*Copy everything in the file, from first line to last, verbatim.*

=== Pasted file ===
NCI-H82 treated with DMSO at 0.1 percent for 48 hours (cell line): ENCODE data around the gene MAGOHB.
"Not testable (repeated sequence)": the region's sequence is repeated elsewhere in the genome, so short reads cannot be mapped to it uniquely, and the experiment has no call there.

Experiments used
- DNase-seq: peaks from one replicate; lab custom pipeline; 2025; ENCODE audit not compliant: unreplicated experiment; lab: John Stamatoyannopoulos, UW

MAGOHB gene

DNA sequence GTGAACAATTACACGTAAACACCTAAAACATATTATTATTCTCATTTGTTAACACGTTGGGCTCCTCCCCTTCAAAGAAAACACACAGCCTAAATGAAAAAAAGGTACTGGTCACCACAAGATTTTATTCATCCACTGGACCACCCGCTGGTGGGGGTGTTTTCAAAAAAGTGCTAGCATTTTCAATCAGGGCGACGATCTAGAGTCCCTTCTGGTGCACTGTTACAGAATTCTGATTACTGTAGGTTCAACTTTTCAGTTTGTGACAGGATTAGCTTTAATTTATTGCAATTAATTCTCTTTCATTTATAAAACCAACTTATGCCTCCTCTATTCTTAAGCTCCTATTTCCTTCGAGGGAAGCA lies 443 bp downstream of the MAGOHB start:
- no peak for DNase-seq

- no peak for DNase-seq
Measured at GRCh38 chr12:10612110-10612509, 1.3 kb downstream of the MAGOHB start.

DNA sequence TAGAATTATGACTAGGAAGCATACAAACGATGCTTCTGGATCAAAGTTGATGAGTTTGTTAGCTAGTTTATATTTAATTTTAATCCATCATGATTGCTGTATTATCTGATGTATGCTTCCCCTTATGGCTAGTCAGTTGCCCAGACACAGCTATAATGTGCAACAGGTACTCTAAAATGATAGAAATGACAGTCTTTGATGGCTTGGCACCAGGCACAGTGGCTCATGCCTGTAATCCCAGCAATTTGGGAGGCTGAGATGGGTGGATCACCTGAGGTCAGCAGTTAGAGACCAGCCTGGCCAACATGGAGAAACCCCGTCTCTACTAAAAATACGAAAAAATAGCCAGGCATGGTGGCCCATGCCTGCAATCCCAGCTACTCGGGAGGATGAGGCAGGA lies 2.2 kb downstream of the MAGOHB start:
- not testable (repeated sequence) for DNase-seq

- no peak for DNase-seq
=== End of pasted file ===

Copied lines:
NCI-H82 treated with DMSO at 0.1 percent for 48 hours (cell line): ENCODE data around the gene MAGOHB.
"Not testable (repeated sequence)": the region's sequence is repeated elsewhere in the genome, so short reads cannot be mapped to it uniquely, and the experiment has no call there.

Experiments used
- DNase-seq: peaks from one replicate; lab custom pipeline; 2025; ENCODE audit not compliant: unreplicated experiment; lab: John Stamatoyannopoulos, UW

MAGOHB gene

DNA sequence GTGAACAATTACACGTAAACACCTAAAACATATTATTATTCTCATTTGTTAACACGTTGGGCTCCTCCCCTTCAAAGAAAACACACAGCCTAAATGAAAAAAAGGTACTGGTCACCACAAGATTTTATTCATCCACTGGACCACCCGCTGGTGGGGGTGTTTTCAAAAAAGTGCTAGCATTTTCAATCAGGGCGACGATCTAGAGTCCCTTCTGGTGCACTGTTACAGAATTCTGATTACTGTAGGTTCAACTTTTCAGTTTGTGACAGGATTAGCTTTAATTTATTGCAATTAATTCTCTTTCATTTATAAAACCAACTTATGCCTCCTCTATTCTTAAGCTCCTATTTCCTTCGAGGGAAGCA lies 443 bp downstream of the MAGOHB start:
- no peak for DNase-seq

- no peak for DNase-seq
Measured at GRCh38 chr12:10612110-10612509, 1.3 kb downstream of the MAGOHB start.

DNA sequence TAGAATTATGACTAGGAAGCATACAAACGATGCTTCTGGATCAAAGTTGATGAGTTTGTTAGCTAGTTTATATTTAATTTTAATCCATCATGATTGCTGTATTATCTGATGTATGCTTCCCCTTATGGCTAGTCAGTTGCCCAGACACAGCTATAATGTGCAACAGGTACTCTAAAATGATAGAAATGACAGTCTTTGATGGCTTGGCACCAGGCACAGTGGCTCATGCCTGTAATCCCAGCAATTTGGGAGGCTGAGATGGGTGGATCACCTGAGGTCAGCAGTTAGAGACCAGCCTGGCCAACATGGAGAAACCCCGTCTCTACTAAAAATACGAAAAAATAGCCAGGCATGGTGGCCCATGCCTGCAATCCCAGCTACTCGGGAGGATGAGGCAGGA lies 2.2 kb downstream of the MAGOHB start:
- not testable (repeated sequence) for DNase-seq

- no peak for DNase-seq